When negotiating, you should be aware of the principle of Negotiation Leverage. Leverage describes the use of facts, rationale or conditions to move the other party closer to your way of thinking. Here are some simple examples:
- Your software is already installed and in production, or your services team has completed 2 phases of a 3 phase implementation project. You have leverage when additional licenses are required for the same task, or when phase 3 of the project starts, because your software or services team is proven, and there is a cost of conversion to move to another alternative.
- Leverage can be related to time (such as end-of-life). When cars are leased, there is leverage on the buyer (leasing party) to make a decision at the point of the lease expiration (or slightly before). This leverage is created because of the problems related to loss of transportation if the decision is not made before the leased car must be returned. Conversely, there is very little leverage available to convince the buyer to make a decision just a few weeks or months after the lease is first signed. The risk of lost transportation does not exist yet.
- Value provides leverage. If I can offer you a guarantee of 4% on your money, versus first-half-2008 stock market performance, I can get you to accept an alternative (a “low” return on your money) that in a bull market is unattractive.
From time to time, K&R consults on sales situations that are forecasted to close predicated on the end-of-life or withdrawal from marketing of a software product, and the corresponding lack of availability of standard support services for that product. In nearly every case, we find that the situation is not as clear as the seller suggests it is (or wants it to be).
Normally, this is what we hear: “Product X is going end-of-life in 180 days. My customer won’t be able to accept the risk of running production systems on it after that date. The time it takes to convert to my (better) Product Y is 60 days. So, I am forecasting that we will close the deal on Y in 120 days or less. This is a sure win.” Think of it as the “Oh No Mr. Bill!” argument.
In nearly every case, this will be insufficient to win the sale.
Here are the flaws:
- The heart of the “Oh No Mr. Bill!” argument is the fear of catastrophe. The argument presumes that end-of-life means a failure will occur, and that the impact to a production system will be severe. In fact, the opposite is often true. In many cases, an end-of-life product has had additional versions released, all of which the buyer has declined to buy. This likely means that the failure history is acceptable, which is likely to continue. After all, the software doesn’t know about the end-of-life date. The failure history may be acceptable because the work performed is not critical, or because the failures don’t happen. The “Oh No Mr. Bill!” argument confuses what is possible with what is likely.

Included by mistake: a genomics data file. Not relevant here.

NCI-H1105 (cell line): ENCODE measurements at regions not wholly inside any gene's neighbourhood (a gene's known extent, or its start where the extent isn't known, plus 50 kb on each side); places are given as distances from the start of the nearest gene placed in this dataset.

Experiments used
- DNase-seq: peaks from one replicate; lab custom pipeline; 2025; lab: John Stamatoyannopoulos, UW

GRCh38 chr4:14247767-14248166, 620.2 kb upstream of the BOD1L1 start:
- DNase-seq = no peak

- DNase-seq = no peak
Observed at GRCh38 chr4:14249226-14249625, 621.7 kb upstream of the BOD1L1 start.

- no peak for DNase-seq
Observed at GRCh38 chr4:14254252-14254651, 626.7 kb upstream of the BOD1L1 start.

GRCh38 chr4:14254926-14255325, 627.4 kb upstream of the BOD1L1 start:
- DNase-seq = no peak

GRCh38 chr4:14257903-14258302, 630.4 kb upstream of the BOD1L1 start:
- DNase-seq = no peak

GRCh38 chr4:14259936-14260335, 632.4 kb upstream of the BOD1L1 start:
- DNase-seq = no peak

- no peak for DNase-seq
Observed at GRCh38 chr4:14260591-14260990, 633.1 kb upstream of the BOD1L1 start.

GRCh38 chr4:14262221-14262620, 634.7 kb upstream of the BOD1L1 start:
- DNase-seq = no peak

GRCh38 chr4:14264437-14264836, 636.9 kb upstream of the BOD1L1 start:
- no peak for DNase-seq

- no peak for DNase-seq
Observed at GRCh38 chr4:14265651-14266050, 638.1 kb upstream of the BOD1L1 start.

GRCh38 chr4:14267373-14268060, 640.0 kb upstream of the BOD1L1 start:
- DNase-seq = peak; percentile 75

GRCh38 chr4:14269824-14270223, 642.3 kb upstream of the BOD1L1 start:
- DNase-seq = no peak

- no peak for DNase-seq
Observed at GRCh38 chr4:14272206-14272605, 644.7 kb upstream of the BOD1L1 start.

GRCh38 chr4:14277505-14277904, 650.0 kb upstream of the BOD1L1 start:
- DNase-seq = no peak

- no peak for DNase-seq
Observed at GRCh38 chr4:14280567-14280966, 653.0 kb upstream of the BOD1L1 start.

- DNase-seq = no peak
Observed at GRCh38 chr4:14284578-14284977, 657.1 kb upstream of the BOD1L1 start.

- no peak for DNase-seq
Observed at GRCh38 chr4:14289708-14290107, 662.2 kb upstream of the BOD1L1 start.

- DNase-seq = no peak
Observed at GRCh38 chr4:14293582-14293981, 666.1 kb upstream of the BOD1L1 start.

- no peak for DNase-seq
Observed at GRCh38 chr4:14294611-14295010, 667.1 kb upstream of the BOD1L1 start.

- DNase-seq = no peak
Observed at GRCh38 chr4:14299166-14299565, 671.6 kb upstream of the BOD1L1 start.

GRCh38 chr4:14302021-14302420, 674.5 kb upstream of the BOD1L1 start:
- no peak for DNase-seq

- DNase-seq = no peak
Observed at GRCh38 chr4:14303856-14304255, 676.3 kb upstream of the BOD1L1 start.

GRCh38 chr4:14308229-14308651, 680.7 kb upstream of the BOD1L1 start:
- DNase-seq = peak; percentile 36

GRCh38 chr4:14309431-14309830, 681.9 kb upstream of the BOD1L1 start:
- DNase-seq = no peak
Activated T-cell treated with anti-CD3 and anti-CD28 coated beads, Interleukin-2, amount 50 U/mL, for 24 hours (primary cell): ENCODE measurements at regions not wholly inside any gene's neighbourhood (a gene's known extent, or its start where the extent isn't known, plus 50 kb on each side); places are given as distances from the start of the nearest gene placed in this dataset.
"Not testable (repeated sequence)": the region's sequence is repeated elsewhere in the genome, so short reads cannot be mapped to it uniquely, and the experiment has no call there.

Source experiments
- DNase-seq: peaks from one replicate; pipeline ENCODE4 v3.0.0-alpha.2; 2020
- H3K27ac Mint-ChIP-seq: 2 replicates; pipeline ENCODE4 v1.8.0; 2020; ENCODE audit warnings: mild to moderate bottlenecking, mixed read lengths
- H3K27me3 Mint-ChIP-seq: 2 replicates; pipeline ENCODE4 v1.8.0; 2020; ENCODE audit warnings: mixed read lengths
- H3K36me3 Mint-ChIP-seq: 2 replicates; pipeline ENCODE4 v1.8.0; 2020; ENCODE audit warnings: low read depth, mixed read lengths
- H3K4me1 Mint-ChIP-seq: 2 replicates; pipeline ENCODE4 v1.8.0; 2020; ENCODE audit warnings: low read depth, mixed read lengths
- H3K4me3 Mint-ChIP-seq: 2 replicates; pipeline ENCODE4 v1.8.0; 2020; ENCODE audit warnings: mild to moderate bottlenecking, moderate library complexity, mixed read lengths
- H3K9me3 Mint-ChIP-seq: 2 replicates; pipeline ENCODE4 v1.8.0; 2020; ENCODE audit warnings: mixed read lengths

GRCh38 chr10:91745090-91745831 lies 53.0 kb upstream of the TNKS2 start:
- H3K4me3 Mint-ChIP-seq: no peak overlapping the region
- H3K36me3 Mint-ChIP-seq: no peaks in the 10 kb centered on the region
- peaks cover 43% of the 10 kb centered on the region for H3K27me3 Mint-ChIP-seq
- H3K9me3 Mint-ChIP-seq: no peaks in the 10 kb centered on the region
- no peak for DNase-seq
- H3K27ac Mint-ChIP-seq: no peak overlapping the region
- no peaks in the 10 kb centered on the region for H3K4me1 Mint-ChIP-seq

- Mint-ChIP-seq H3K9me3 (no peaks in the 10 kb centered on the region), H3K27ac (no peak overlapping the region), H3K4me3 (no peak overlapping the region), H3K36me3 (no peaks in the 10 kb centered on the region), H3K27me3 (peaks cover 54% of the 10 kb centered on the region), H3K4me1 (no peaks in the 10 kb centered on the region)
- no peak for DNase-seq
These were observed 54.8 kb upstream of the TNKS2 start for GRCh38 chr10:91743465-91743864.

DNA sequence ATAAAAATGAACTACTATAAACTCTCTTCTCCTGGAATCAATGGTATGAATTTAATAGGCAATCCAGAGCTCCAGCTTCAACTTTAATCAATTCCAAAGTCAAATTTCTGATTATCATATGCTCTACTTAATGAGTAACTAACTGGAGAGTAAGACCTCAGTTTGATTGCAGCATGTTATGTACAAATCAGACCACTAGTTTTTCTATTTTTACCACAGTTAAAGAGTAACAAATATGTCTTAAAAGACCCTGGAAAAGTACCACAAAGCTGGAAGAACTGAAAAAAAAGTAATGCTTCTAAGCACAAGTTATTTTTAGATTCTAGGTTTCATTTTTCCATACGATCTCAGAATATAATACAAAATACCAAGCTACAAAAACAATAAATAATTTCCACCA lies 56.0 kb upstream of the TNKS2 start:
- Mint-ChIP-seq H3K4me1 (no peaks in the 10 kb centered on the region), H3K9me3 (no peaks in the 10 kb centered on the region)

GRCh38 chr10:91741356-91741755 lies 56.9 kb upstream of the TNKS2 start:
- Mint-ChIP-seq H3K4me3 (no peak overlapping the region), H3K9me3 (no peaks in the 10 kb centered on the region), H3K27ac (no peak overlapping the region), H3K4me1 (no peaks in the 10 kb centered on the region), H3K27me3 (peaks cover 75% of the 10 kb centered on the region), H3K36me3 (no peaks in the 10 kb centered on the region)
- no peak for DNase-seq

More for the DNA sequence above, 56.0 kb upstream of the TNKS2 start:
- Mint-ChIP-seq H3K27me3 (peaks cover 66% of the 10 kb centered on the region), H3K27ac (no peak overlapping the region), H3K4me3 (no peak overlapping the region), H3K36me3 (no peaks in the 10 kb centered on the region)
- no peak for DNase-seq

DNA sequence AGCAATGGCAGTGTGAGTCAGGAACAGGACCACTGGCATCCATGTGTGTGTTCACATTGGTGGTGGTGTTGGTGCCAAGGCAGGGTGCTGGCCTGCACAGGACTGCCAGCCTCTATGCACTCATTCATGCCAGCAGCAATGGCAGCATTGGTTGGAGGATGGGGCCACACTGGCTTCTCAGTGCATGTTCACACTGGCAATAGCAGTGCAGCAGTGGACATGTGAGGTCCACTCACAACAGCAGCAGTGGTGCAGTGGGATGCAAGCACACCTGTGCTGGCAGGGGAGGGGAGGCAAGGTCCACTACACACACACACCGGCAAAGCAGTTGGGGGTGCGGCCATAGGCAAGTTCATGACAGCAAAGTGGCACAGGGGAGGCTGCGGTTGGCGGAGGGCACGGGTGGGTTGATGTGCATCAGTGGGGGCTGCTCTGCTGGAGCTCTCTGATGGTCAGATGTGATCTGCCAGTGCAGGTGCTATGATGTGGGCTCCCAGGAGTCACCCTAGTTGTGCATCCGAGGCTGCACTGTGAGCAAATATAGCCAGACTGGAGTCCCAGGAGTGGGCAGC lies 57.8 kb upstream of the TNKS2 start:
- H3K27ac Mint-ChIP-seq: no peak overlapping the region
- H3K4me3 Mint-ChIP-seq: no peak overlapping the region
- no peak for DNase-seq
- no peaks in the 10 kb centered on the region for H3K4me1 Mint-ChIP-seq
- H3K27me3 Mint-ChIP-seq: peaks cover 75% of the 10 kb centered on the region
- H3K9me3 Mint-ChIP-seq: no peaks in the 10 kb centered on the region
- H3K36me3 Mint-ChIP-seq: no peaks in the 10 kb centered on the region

- Even if the risk of failure is real, the argument fails to persuasively articulate the risk of that failure. A more effective method to describe it would follow these lines, “If the system fails, you will be unable to register your incoming students on-line for the fall semester. You’ll have to fall back to manual processes. Your expense will rise by $7 million. Your client (student) satisfaction will plummet, and you may lose enrollment.” This argument links failure with the costs and implications of the failure. The implications are described in terms that the client (in this case a university) would find important. Without this sort of description, the seller is assuming the buyer will connect the risks to the consequences by themselves.
- However, in many cases the argument above will be hard to make. If such failures were occurring with any regularity, and the risks (business impacts) were real, then the likelihood of the client still using the nearly-end-of-life product would be low.
The answer lies in the approaches we have laid out before (see our articles in the “Value” section). Buyers need to understand the business value of a solution to be motivated to act. Fear-mongering alone (“Oh No Mr. Bill!”) won’t do it.
Not convinced? Let’s take a short look at a relevant real-life example – Windows XP and Vista.
Microsoft’s experience in providing Vista as an upgrade/replacement/whatever for XP has been written about at least 740,000 times according to Google. We’ll assume that you have read some of those. While not an end-of-life scenario, it is a step in that direction. Microsoft made value arguments to XP users – they were only modestly effective in driving the conversion to Vista. Many people weighed stability, conversion cost, breadth of support, mixed platform considerations and more against the added business value of Vista. Many people stuck with, and continued to install, XP. Microsoft delayed the end-of-marketing date at least once. After end-of-marketing, almost every major PC/laptop vendor today offers an “XP downgrade” program for systems that must (by Microsoft’s terms) come preloaded with Vista. Microsoft has itself described situations to get around its own marketing rules, which allow netbooks and others to continue with XP. One interpretation of this is that they mis-assessed the leverage they had to force buyers to move. Another interpretation is that they tried to force movement to Vista with an artificial “expiration date”, not with business value.
Don’t make the same mistake – look beyond “Oh No Mr. Bill!” when you are trying to close a sale. (td)